The Forest Service has published the revised Forest Plan , supported by a Final Environmental Impact Statement. The draft Record of Decision and other supporting documents are available on this website.

The purpose of the revised Forest Plan is to provide an updated framework to guide the management of approximately 1.1 million acres of National Forest System lands in northeastern Washington.

The revised Plan replaces the existing 1988 Plan, addressing changes in local economic, social, and environmental conditions over the past 30 years.

The proposed revision honors the time and energy invested by diverse interests since the plan revision process began in 2004. The Forest Service received 926 letters containing over 2,000 comments regarding the draft EIS in 2016. In response to substantive formal comments, and following further public engagement in 2016-17, the Forest Service modified the preferred alternative (“Alternative P”) to better reflect public input on recommended wilderness, livestock grazing, and recreation.

Before the final decision is made on the revised Forest Plan, the Forest Service follows the requirements of 36 CFR 219.5 for a pre-decisional administrative review, which provides an opportunity for the resolution of objections.

Visit the Objection Reading Room to view eligible objection letters. These letters were received or postmarked by the deadline (November 6, 2018) and met the objection filing requirements. The Reviewing Officer sent a notification letter to each eligible objector to confirm acceptance of their objection for further review.

Eligible objectors have an opportunity to participate in objection-resolution meetings, and will also receive a final written response from the Reviewing Officer after the review is complete.

Written requests for recognition as an interested person (36 CFR 219.57) must meet the requirements and were required to be submitted by 11:59 pm EST on November 26, 2018. (Please see the legal notice in The Seattle Times for more information).

Eligible interested persons who have been granted recognition by the Reviewing Officer will be able to participate in discussions with Objectors and the Reviewing Officer related to issues on the meeting agenda that interested persons have listed in their requests.

The meetings also are also open to observation by the public.

For documents, updates, and additional information about the Colville National Forest Land Management Plan (“Forest Plan”) revision process, visit: https://www.fs.usda.gov/detail/colville/landmanagement/planning/?cid=stelprd3824594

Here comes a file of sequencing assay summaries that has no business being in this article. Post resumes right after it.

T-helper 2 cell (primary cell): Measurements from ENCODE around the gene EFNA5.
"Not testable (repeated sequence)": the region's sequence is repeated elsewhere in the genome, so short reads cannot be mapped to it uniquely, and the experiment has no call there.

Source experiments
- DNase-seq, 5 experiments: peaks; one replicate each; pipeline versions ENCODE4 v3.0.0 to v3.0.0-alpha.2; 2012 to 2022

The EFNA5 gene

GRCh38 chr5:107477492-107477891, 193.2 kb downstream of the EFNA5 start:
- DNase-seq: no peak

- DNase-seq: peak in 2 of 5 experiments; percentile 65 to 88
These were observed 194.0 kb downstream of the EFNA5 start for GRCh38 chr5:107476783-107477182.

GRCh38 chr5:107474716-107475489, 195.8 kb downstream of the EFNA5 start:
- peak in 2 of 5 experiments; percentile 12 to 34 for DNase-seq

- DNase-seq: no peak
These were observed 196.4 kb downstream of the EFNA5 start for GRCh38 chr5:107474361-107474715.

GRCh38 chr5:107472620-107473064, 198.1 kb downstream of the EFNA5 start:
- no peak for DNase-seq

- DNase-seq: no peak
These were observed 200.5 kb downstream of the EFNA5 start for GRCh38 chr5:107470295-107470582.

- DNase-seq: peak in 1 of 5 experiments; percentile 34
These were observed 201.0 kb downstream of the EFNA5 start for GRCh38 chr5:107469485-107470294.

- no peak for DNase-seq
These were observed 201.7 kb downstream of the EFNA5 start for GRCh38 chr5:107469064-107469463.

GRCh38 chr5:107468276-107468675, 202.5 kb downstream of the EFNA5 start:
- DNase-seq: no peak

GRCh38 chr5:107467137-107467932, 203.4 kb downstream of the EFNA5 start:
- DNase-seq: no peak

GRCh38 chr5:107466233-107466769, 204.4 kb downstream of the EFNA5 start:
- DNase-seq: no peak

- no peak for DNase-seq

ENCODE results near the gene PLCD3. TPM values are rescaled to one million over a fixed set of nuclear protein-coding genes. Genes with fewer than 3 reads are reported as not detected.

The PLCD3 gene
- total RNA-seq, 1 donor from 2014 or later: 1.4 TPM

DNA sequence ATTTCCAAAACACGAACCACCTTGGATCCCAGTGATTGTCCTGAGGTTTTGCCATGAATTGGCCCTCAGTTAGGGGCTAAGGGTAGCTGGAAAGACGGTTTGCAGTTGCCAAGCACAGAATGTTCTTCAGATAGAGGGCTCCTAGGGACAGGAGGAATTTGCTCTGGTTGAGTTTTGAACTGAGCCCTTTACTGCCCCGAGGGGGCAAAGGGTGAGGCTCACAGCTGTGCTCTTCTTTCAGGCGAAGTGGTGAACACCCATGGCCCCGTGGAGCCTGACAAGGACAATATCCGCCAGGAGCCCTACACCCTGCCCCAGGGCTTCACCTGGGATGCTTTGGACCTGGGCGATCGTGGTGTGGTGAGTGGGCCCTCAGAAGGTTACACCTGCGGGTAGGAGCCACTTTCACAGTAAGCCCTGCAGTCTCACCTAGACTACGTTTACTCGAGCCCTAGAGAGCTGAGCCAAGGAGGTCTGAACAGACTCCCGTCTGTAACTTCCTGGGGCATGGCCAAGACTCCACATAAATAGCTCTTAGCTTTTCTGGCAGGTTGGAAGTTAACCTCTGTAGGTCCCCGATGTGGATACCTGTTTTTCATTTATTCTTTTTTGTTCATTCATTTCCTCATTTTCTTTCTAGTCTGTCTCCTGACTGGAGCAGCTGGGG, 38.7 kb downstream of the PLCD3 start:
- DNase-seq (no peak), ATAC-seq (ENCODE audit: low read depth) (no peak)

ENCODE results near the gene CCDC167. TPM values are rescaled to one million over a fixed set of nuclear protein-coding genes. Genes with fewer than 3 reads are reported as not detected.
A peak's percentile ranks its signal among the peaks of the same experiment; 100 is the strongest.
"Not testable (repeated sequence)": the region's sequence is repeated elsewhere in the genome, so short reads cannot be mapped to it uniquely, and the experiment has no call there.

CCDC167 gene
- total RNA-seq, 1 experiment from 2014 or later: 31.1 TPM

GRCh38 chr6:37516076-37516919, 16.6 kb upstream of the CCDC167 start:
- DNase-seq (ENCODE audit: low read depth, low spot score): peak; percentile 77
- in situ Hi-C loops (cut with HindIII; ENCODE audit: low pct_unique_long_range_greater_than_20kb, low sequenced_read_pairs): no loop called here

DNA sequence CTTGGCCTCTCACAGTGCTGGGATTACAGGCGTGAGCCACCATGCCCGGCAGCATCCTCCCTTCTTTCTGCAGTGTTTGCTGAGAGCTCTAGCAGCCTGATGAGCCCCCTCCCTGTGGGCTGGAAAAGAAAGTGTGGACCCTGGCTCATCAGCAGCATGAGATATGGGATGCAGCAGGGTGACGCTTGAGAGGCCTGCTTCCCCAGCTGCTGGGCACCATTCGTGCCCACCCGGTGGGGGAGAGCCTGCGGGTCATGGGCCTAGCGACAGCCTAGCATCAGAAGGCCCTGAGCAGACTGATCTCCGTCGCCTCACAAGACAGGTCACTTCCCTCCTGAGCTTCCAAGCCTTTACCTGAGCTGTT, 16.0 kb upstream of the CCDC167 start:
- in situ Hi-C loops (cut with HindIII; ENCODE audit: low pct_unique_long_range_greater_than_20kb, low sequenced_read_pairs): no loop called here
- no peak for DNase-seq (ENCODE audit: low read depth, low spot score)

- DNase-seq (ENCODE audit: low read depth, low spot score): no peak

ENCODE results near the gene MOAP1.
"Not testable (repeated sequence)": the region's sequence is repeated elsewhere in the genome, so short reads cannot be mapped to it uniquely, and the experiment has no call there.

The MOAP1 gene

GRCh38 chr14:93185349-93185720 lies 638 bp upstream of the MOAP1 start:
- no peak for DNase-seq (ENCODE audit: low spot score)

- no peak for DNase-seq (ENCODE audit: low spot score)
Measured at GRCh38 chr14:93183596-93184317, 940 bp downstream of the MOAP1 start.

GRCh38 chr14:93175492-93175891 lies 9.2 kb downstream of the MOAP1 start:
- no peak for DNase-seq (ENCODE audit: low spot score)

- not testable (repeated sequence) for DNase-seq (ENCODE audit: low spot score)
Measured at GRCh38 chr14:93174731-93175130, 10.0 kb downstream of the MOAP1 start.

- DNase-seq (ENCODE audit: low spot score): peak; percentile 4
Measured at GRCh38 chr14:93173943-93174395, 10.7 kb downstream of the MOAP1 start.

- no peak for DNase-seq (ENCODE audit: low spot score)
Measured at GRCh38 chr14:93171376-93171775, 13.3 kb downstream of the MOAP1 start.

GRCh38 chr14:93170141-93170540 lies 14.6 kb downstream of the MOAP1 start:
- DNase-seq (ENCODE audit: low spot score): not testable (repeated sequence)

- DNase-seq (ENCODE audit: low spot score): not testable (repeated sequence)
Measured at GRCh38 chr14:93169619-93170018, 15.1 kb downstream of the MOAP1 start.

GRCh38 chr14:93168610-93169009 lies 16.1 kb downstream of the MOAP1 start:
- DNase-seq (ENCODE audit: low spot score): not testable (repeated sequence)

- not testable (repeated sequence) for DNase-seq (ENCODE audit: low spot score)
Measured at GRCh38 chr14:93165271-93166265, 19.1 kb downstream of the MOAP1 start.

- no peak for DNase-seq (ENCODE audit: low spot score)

Source information: Colville National Forest staff report.

Evolving toward shared stewardship

Leadership Corner - Glenn Casamassa

As an organization that has a value around interdependence, it is important for us to create experiences for peer-learning and building collective understanding around key concepts we want to move out on.

Recently, our Pacific Northwest regional leadership team had the amazing opportunity to learn side-by-side in an interactive forum with our district rangers, research and Washington Office colleagues, state partners, and some tribal representatives to explore what Shared Stewardship means, where it came from, and how it will apply to our work all the way down to the district level.

We have heard interest from other regions and stations so we hope we can soon expand our knowledge in this arena beyond even our own regional borders.

One of the things we explored was how Shared Stewardship may be a new term for many, but it is certainly not a new concept. The evolution toward Shared Stewardship represents the convergence of several factors over the last decades—new authorities and policies that govern our work, new and expanded science that informs it, and our own internal exploration and discovery of Who We Are and how we need to show up in community.

Shared Stewardship Gallery Walk: Values-based. Purpose-driven, Relationship-focused. This image shows highlights in the USDA Forest Service - Pacific Northwest Region's journey to a Shared Stewardship approach to public lands, from 2000 to present.